Not to bad-mouth English, but there are certain times when words are bound to fail you. That's when it is time to turn to American Sign Language. "There are a lot of situations where visual language can be helpful," notes Dirksen Bauman, a professor of ASL and deaf studies at Gallaudet University, rattling off a list including noisy stadiums, concerts, through windows, and underwater (and, of course, when communicating with deaf people).
No one has been able to pinpoint the driving force behind the nationwide ASL boom—according to the Modern Language Association, the number of students enrolled in ASL classes in higher education institutions leapt 432 percent between 1998 and 2002, and has since continued to rise. Bauman says it can't hurt, though, that modern society has become more visual, and ASL appeals to people who are kinesthetic learners. "I always gestured a lot, so I felt like it fit," he says. Harnessing the power of movement can make communication more expressive and even more precise.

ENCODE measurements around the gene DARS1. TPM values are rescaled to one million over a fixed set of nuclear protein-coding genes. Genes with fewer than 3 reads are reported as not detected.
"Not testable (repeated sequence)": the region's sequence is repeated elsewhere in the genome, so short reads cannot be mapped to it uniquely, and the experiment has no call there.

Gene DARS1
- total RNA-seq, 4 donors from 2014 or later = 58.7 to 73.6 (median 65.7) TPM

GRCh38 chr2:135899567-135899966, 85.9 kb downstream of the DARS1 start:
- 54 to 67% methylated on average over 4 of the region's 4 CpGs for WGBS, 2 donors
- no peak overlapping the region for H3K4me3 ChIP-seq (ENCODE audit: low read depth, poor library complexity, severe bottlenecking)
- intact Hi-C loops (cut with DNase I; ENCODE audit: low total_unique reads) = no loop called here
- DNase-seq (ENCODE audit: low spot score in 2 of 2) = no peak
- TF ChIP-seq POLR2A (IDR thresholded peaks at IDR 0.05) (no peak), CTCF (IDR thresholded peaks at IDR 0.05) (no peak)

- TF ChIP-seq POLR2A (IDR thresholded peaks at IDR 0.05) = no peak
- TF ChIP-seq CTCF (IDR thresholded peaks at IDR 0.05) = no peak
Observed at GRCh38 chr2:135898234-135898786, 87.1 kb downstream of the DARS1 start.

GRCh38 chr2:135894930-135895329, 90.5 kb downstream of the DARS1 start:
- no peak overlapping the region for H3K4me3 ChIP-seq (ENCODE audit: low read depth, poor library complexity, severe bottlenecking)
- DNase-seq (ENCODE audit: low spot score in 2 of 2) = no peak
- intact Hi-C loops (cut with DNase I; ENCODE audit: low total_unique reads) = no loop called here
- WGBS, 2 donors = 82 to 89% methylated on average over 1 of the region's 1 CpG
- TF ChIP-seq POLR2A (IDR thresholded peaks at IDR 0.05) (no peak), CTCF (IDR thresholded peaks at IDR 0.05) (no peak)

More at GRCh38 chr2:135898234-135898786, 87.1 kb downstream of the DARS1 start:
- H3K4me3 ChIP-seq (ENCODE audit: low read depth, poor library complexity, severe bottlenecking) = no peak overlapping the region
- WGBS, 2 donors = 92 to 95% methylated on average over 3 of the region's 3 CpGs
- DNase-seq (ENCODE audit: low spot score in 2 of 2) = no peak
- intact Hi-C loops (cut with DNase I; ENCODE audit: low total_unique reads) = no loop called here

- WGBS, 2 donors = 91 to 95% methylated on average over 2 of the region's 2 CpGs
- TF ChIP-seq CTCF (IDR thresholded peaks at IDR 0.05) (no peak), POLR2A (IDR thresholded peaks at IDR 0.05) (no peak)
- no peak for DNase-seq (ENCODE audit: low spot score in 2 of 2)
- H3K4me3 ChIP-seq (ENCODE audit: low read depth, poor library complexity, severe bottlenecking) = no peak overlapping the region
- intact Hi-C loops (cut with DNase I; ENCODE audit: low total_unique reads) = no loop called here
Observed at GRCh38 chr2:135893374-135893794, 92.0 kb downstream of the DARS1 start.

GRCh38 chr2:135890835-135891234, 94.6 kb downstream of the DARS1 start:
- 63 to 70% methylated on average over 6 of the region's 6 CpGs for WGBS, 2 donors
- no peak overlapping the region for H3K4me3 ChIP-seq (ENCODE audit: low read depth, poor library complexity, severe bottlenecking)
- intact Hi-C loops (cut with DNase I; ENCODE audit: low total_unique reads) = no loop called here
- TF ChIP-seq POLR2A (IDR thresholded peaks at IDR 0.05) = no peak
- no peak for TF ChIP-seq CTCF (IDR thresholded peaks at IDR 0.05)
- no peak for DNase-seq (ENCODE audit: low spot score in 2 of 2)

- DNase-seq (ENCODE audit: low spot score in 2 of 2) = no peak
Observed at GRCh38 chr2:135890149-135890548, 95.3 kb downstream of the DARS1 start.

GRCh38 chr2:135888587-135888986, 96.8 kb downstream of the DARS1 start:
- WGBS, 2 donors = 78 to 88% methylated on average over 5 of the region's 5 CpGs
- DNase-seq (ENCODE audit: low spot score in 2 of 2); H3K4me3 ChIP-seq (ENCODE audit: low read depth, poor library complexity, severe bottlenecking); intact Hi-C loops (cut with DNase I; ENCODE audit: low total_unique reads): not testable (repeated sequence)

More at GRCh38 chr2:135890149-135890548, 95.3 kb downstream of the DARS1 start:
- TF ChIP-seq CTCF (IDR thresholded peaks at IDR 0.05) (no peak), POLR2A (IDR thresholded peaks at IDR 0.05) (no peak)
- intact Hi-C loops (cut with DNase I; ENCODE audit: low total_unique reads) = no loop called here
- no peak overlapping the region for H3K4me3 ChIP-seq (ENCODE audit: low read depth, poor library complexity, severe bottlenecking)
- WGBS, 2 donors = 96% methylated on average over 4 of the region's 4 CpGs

Like a dance. Just like French or any other spoken language, there's a complex grammatical structure to learn, but instead of struggling with perfecting one's accent, the challenge of ASL is to incorporate facial expressions and body language. To Marilyn Daniels, a professor of communication arts and sciences at Penn State University, ASL has always looked like a dance. "I was attracted by the beauty of it," she recalls.
It's the physical nature of ASL that makes it an appealing language for a range of ages. With sign, infants can learn to communicate with their parents months before they have the ability to vocalize their thoughts. For seniors, it encourages them to keep their brains sharp and their fingers nimble. And for folks in the middle, it's a smart way to compensate for too many years of pumping up the volume. "All of those baby boomers in the next 10 years are going to be in dire need of it," predicts Daniels.